Deciding “I’m a risk taker” or “I lean into fear” if you’re improving your social skills becomes a self-imposed call to action. If you hesitate to take action – be it starting a conversation with a stranger or asking for a number – a Commander’s Intent will clarify what to do. “I’m afraid” you admit to yourself “but I’m also a risk-taker” you remind yourself. You have no choice but to act. After all, a Commander’s Intent is a Commander’s Intent.
In your hour of need, referring back to your Commander’s Intent will keep you on the straight and narrow – that is, if you choose to commit to it. Failing to do so, will result in a general malaise; a feeling of disappointment you’ll want to avoid in the future.
Choose a Commander’s Intent that will hold you to a higher standard. The person you know you can and should be. Your ideal self.
Getting More Done
The Combat Maneuver Training Center, the unit in charge of military simulations, recommends that officers arrive at the Commander’s Intent by asking themselves two questions:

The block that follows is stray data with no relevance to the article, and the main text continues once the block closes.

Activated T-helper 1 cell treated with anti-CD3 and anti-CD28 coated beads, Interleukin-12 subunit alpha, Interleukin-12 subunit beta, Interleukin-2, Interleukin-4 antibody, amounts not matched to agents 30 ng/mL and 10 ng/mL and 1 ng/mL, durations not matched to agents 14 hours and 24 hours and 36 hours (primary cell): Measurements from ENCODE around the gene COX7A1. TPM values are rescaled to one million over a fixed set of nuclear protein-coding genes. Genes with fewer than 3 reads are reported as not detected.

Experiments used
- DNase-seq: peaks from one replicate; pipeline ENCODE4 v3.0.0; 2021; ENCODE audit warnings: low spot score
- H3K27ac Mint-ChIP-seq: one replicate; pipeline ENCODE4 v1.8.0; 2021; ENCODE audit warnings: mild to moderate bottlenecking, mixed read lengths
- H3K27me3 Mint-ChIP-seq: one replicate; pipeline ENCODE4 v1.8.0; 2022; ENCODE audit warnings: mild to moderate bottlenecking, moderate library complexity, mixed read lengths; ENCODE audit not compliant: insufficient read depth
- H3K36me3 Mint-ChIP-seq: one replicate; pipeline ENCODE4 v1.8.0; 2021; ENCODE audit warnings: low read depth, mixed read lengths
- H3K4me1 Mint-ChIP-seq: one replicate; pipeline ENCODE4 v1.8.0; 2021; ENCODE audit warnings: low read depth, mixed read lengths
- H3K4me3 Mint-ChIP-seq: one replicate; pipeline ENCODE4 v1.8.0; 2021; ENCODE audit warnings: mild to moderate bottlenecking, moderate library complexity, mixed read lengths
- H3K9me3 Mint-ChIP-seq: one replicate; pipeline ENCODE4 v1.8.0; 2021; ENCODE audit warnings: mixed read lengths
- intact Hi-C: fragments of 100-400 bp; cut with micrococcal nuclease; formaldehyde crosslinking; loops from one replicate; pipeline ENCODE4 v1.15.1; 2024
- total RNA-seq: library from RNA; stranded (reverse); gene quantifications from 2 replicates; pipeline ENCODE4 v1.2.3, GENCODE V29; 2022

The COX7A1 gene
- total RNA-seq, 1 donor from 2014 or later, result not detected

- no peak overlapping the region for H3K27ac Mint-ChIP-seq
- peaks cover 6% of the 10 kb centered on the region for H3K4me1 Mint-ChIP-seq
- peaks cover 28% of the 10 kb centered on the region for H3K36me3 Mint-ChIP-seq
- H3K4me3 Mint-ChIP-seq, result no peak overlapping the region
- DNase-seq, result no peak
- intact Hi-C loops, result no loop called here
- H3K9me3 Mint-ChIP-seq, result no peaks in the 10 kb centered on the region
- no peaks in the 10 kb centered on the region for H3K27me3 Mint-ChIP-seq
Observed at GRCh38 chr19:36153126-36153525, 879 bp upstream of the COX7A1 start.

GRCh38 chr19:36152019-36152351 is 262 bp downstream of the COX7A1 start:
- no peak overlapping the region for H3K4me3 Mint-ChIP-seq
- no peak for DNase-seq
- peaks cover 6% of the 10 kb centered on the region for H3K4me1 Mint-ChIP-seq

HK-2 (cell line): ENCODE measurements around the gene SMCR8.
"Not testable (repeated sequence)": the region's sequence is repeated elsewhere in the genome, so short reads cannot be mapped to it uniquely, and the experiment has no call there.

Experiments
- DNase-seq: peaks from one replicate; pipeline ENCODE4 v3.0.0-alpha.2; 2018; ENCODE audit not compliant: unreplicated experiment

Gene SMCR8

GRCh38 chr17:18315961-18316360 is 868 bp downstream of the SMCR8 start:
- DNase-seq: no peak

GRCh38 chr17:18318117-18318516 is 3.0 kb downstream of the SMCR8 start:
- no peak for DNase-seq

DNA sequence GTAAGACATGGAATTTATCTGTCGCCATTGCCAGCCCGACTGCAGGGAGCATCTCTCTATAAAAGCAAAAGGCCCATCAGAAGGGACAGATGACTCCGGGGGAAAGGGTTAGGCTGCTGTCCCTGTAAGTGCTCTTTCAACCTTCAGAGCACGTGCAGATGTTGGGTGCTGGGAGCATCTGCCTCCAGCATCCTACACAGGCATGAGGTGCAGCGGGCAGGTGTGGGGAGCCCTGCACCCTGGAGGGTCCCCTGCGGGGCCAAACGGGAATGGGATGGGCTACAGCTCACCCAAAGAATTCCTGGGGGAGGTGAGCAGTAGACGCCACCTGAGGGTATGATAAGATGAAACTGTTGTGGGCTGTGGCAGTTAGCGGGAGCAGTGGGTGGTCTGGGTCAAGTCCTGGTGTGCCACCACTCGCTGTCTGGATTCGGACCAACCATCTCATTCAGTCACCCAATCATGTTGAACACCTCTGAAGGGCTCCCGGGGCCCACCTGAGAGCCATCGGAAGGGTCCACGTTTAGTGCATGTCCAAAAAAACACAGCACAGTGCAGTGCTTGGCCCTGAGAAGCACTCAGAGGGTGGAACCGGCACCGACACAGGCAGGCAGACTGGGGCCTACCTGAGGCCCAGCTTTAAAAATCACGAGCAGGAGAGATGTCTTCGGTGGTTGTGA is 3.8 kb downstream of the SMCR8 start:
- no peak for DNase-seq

“If we do nothing else during tomorrow’s mission, we must . . .”
“The single, most important thing that we must do tomorrow is . . .”
Using a Commander’s Intent can help you get more done and strip your to do list down to its most important task.
“I do nothing else tomorrow, I must . . .
. . . call a prospect”.
. . . pay my credit card bill”.
. . . mail my application”.
Habits are no different.
“The single most important thing I must do tomorrow is . . .
. . . go for an eight kilometre run”.
. . . write a thousand words”.
. . . read 10% of a new Kindle book”.
Decide on a Commander’s Intent, be consistent and honour it. No one else will.
 Heath, C., Heath, D. (2008) Made to Stick: Why Some Ideas Take Hold and Others Come Unstuck, London: Random House.
 Carville, J., Begale, P. (2003) Buck Up, Suck Up . . . and Come Back When You Foul Up: 12 Winning Secrets from the War Room, New York: Simon & Schuster.
Chip & Dan Heath for introducing me to the Commander’s Intent and Southwest.